The bugs are always a top annoyance for visitors who are so ensconced in their air-conditioned generic sterile vanilla McMansion homes in the south that they can’t even imagine that there are bugs outside, let alone that one might encounter a few.

The second annoyance is increasingly becoming the cell service. We’ve decided that when we suggest a hike for our cell phone packing tourists who ask next year – and few seem to actually bother to hike, most seem to be glad to stay in the house, pull down the shades and watch TV – but when they do, we’ll be sending them to Pilot Knob to see the really big pine.

And while we’re on the subject of immigration – those fascist Minutemen are headed our way in order to protect us from illegal immigrants. Too bad we can’t set up our own vigilante force at Warrensburg and keep them (and their neighbors) down where they belong.



Tuesday, August 30, 2005

Adirondack Price Gouging – Pottersville Nice and Easy

The price of regular unleaded at the Nice and Easy convenience store at Northway Exit 26 in Pottersville jumped 10 cents in less than 24 hours today. Last night the price was $1.75 per gallon, tonight it is $1.85 – apparently the regional chain has seized the opportunity provided by Hurricane Katrina and today’s raise in price of a barrel of oil above $70. The Almanck recommends contacting Warren County District Attorney Kathleen Hogan at (518) 716-6405 and the NY State Attorney General’s Office at (518) 474-7330 and demand they charge those responsible with price gouging. Also, contact Nice and Easy Corporate Headquarters and John MacDougall, company president and owner, and let them know you’ll be filing a complaint.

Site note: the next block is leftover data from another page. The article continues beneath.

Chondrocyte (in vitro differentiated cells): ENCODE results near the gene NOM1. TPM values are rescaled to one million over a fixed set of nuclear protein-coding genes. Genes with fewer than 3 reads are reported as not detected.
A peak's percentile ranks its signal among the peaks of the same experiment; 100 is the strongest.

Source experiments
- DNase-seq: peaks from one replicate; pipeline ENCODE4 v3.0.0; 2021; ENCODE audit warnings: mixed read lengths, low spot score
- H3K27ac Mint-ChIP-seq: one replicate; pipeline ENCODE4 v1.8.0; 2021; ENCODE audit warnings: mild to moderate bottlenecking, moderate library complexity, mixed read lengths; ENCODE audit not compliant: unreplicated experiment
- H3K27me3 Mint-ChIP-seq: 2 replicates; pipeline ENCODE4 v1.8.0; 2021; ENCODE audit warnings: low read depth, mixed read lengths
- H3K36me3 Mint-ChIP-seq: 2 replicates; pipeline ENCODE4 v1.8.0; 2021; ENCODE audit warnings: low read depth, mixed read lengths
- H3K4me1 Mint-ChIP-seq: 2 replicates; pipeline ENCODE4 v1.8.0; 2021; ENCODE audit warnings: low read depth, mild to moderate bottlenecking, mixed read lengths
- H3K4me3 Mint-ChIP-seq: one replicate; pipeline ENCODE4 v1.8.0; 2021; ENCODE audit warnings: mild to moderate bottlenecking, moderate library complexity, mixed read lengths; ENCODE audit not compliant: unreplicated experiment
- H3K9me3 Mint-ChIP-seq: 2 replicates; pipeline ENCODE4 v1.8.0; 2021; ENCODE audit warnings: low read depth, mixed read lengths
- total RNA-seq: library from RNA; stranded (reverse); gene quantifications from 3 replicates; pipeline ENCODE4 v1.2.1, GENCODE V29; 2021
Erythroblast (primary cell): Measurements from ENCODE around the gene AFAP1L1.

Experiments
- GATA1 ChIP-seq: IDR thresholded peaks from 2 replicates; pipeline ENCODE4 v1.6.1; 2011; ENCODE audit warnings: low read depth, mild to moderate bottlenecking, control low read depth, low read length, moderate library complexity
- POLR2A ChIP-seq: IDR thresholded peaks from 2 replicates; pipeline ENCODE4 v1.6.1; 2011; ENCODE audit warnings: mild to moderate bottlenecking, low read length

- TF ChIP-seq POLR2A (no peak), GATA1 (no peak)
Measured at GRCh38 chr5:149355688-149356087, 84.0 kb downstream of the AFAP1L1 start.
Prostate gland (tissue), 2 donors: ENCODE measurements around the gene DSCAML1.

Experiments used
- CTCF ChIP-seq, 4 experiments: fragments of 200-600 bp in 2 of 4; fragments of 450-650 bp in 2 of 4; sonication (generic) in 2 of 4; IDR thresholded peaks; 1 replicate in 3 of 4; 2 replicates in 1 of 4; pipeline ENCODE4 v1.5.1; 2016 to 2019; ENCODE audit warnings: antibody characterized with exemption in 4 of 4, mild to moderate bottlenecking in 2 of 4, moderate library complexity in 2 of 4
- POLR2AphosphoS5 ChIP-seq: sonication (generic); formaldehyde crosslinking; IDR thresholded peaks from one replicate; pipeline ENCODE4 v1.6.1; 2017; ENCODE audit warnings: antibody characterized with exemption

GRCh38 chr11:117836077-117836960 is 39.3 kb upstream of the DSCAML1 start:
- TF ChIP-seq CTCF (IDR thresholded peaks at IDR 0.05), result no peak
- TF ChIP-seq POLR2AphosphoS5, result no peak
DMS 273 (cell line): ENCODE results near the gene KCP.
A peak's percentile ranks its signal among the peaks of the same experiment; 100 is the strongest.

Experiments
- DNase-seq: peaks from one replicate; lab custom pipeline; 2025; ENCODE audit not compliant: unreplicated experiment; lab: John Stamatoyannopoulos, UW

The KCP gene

According to the Attorney General‘s office:

The law specifically provides that, in order to prevent any party from taking unfair advantage of consumers during an abnormal disruption of the market, the charging of unconscionably excessive prices is outlawed.

This law protects consumer goods and services vital and necessary for the health, safety and welfare of consumers, and applies to all parties in the chain of distribution, including retailers, manufacturers, suppliers, wholesalers, and distributors.

UPDATE: The price tonight (9/1/05) is $3.29 per gallon.



Tuesday, August 30, 2005

Farms and Factory Farms, CAFOs, CSAs, HANNYS, and Co-ops

Friends of Rural New York have been following closely the recent Lewis County spill, larger that the Exxon Valdez, of cow sewage into the Black River. Big fines may be on the way, but the real crime is that the DEC and local officials permitted a 3 million gallon toxic dump so close to the river. The Adirondack Almanack supports local farms and agrees that its time we made a clear distinction between factory farms: